Although a small intermediate station, Bexley did have a brief claim to fame. On 4th February 1997, the derailment of the 10:18 Three Bridges to Hoo Junction infrastructure working occurred over the high street. It was double-headed by Class 37s Nos. 37167 and 37220, these hauling eighteen ballast wagons, the rear seven of which derailed. These were then dragged in this state for a very short distance, subsequently falling over the side of the viaduct arches where workshops were located. Consequently, six arches collapsed, these and the bridge over the River Cray having to be rebuilt. This was not the Dartford Loop Line's first serious derailment; another had previously occurred on 11th October 1977 to the west of Mottingham station, when double-heading Class 33s hauling loaded cement wagons from Northfleet to Dunstable, collided with already derailed coal wagons of a freight on the "down" line. The leading locomotive, No. 33036, rolled down the embankment and due to the crash damage sustained, was prematurely withdrawn two years later. It was scrapped in October 1979 at Slade Green.


"N" Class No. 31855 is seen from the end of the "down" platform, fronting a mixed freight. The head code tells us that the train has come round the Crayford Spur. At this time, the engine was allocated to the shed at nearby Hither Green. In the background, on the right, is the Old Mill, which was destroyed by fire in 1966, but subsequently rebuilt in 1970. © David Glasspool Collection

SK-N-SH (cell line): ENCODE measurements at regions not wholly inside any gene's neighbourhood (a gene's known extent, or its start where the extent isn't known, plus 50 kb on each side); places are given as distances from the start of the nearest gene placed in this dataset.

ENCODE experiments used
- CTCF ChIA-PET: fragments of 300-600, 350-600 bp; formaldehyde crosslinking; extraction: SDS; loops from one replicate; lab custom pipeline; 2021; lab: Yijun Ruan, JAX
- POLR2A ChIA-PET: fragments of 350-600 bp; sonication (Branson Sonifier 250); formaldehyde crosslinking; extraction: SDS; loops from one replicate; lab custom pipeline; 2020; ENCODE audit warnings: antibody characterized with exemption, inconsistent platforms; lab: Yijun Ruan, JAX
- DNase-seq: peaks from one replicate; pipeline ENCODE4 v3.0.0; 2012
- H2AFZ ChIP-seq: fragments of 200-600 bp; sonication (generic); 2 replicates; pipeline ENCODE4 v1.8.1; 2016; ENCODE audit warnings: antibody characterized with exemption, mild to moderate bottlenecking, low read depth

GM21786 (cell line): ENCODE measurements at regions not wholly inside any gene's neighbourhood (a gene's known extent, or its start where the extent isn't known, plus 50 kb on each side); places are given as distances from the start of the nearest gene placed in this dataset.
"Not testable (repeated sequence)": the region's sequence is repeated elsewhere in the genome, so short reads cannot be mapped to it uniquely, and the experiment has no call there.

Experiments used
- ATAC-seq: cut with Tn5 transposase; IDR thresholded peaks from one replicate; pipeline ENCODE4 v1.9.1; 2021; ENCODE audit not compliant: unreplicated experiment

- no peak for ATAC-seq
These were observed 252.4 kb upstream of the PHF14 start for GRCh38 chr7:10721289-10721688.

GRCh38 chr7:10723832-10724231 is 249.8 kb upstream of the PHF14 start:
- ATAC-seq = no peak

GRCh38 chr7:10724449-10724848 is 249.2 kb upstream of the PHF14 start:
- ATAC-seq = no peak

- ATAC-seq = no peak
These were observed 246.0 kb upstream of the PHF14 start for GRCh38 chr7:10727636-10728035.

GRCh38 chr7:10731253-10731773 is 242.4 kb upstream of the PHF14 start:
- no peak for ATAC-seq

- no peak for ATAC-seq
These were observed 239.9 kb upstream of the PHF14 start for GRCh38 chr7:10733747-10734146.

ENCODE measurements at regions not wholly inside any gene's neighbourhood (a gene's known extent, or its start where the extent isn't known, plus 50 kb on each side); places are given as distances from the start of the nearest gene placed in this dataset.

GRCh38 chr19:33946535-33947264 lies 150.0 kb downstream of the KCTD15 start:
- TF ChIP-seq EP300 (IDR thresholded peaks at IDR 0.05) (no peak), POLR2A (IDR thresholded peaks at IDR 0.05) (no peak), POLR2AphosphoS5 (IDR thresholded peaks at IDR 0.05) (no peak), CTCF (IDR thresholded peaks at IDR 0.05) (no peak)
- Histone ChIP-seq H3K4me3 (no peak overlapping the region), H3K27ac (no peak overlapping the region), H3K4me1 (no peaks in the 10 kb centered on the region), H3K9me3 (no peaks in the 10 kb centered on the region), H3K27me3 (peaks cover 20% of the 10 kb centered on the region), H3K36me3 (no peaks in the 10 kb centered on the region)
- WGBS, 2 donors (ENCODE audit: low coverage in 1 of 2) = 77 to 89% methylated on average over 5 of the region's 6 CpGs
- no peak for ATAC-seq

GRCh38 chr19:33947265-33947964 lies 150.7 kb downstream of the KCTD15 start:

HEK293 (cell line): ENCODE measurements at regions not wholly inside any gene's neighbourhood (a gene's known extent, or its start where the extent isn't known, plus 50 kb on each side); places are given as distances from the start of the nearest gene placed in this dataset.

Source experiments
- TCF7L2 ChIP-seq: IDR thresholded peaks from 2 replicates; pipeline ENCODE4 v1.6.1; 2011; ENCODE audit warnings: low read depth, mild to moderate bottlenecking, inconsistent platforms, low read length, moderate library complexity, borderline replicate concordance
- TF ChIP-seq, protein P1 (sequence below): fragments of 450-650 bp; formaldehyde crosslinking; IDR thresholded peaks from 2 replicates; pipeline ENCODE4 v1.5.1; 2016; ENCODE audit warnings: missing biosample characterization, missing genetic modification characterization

Circa 1980

This view from about 1980 shows the SER "up" side structures, which at this time contained ladies' and gentlemen's toilets. The whole clapboard structure on the left, complete with chimney stack, was demolished shortly after this picture was taken, but the canopy and subway entrance still survive today. The platform indicators were advertising two Cannon Street services which were not calling at St Johns. One of the advertisements under the canopy comprised a picture of an HST 125 in original BR Blue/Yellow/Grey livery. © David Glasspool Collection

21st January 2006

The well-presented station is viewed from the "up" platform, displaying its recent white and blue paintwork. The canopy of the timber waiting shelter can just be seen emerging on the left. An additional timber building, about a third of the size of the existing "down" side station structure, formerly graced the "up" platform, immediately to the west of the surviving wooden canopy. © David Glasspool

16th March 2008

Appalling weather, but immaculate station: the splendour of the restored SER clapboard, complete with sash-style windows, is in evidence at Bexley. The structure is 108-feet long, and its western third is let out to a taxi firm. Several buildings of this ilk were dispensed with during station modernisations under Network SouthEast auspices, but notable survivors include Pluckley and East Farleigh. © David Glasspool